Why Diversification Does Not Work in Today’s Market
Prechter and Kendall’s “All the Same Market” Analysis Shows how Diversification Can’t Protect You from Correlated Risk
A dear friend of mine wants to celebrate an important health milestone by going skydiving with friends. She feels happy and healthy and excited. She wants to do something very thrilling to celebrate.
I’m going to help my friend celebrate, by way of something very mundane: I intend to photograph the event from the ground. Of course I’m excited to be there, and I understand my friend’s motivation — it’s just that I am not a thrill seeker (especially when it comes to heights)!
Similarly, I don’t take big risks with my investments. I’m sure it’s a thrill to make a million, but the risk of losing all my capital is too terrifying for me to stomach.
When I started to research my investment choices, the idea of “portfolio diversification” made a lot of sense to me. All of the “experts” said it’s the key to reducing risk. It seemed safe in the same way that ropes and pulleys could really help a novice enjoy rock climbing or the trapeze.
But then I came across this gem of investing wisdom, written in terms that I understood on a visceral level:
Recommending diversification so that novices can reduce risk is like recommending that novice skydivers strap a pillow to their backsides to “reduce risk.” Wouldn’t it be more helpful to advise them to avoid skydiving until they have learned all about it? Novices should not be investing; they should be saving, which means acting to protect their principal, not to generate a return when they don’t know how. [The Elliott Wave Theorist (April 29, 1994)]
I can appreciate the metaphor. What fascinates me even more is how this contrary view of diversification is magnified when you consider how markets can correlate.
In Conquer the Crash, Robert Prechter and Pete Kendall first put forth their “All the Same Market” hypothesis, stating that in the Great Asset Mania and its bear market aftermath, all markets “move up and down more or less together as liquidity expands and contracts.”
Consider, for instance, the tried and increasingly debilitating strategy of diversification. With the market smash extending across every investment front but cash, one might think that this concept would at least be challenged by now. But it remains a virtually uncontested truism among market advisors and their followers. [The Elliott Wave Financial Forecast (Oct 31, 2008)]
The first edition of Conquer the Crash published in 2002; since then, our analysts have produced a multitude of chart-based evidence to demonstrate the coordinated trends across diverse financial markets.
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It Can be Dangerous to Diversify
Despite near-unanimous endorsement among mainstream advisors, the strategy of portfolio diversification has a huge, glaring flaw: Namely, when large sums of liquidity begin to flow into global investment markets, formerly disparate trends become strongly correlated. And markets that go up together ultimately go down together; in turn, the value of diversified portfolios goes down with them.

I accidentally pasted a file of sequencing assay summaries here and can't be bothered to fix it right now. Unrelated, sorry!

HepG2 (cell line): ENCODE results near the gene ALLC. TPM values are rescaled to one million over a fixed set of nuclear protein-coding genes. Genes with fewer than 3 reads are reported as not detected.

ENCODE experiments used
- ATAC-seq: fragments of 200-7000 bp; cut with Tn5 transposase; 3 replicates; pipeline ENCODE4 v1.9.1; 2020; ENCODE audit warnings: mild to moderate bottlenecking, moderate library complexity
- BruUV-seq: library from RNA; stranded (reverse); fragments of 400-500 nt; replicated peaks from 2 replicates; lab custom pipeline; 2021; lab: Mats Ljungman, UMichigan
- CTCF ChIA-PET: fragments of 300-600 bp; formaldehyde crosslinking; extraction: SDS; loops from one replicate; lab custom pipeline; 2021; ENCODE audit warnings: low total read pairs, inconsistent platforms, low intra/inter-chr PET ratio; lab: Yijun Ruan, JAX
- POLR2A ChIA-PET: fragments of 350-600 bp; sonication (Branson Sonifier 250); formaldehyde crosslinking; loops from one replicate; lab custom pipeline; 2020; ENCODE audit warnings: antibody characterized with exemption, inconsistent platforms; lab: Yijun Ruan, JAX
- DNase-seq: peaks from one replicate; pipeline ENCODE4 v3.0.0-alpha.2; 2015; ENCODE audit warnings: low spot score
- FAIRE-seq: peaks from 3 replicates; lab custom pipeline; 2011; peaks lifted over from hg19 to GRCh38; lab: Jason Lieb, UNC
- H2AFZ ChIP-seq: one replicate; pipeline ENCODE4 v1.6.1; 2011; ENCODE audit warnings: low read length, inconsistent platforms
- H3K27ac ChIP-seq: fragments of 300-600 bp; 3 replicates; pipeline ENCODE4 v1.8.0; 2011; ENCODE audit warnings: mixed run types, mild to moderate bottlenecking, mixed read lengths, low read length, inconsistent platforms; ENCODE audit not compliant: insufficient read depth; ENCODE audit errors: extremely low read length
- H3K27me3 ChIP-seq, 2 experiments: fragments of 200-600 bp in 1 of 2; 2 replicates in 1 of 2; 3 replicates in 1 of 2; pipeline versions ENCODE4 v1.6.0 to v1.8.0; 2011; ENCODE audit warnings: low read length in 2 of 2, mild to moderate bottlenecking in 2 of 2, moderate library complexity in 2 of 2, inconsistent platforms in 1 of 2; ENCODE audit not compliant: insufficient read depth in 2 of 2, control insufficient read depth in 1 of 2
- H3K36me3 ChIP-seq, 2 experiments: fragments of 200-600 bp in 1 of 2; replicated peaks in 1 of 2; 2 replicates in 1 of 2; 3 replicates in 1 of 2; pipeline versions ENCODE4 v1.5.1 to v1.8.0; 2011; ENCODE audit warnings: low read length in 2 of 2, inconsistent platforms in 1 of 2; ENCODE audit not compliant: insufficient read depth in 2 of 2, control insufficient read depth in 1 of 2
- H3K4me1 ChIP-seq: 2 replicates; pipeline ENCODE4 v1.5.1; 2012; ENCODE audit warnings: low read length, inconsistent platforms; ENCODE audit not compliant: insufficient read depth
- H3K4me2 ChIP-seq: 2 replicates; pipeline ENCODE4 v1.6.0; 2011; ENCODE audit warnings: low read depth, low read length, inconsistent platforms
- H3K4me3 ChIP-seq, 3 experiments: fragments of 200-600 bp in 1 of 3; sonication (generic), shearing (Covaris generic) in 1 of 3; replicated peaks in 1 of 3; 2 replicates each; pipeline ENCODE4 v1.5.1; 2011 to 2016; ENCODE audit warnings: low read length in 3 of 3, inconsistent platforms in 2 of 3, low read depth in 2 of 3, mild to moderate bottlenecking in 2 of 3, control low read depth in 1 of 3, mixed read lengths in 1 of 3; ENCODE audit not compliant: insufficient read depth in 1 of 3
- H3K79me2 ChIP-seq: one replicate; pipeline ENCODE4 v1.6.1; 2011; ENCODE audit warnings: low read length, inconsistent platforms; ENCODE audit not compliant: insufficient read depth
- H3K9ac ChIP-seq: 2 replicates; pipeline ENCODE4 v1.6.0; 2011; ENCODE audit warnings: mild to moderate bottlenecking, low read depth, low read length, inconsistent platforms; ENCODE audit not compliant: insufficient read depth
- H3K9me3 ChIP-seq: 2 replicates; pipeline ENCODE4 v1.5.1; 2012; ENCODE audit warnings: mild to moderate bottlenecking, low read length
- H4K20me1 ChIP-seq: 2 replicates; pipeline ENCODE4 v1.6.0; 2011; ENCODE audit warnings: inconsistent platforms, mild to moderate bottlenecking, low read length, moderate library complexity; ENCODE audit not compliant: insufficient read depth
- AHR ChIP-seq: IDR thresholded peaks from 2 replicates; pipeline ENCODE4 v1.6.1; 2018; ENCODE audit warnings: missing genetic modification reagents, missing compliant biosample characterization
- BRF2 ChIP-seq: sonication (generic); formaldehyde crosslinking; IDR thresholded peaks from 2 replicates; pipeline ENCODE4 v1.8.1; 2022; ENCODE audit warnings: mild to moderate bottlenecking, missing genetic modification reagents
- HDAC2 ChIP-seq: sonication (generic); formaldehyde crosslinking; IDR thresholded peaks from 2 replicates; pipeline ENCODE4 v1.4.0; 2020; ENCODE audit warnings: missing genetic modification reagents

For years now, Wall Street has tap-danced around the liquidity risk. Here’s how former Citigroup CEO Charles Prince described it in July 2007:
“When the music stops, in terms of liquidity, things will be complicated. But as long as the music is playing, you’ve got to get up and dance.”
Three months later, Prince announced that Citigroup’s quarterly earnings would be down 60%. Within the year, Prince had danced himself out of a job. Diversified investors around the world were feeling the liquidity crunch.
But after many miserable months for stock and commodity investors, the markets rebounded together – almost in lock-step. Commodities lifted off in late 2008, and stocks followed in March 2009. Everything that declined together was going up together, and market watchers began to take notice.
“Liquidity with respect to stocks has become indiscriminate,” reported a widely respected market technician. “When money’s flowing in, they all go up. When money’s flowing out, they all go down.”
Mainstream investors finally began to recognize the phenomenon Elliott Wave International’s Robert Prechter warned about in his 2002 best-seller,Conquer the Crash.
Turns out, now almost 10 years after Prechter coined the phenomenon “All The Same Markets,” the correlation is still positive. Unfortunately for millions of diversified investors, the outlook is not.
According to a new report authored by Prechter and his EWI colleagues, the second round of liquidity crisis is fast approaching and perhaps has already begun. If you invest your money in a diversified portfolio, it’s time you read this incredible new report now.
Download this special free report, Death to Diversification – What it Means for Your Investment Strategy
The common financial wisdom we hear every day in the media and through our financial advisors is that we need to diversify our investments. The reasons for doing so can be elaborated but it boils down to one thing: You diversify because you have no clue about where the economy is going!
The Case Against Diversification
Just because investment banks and stock brokerages say you should diversify doesn’t make it true.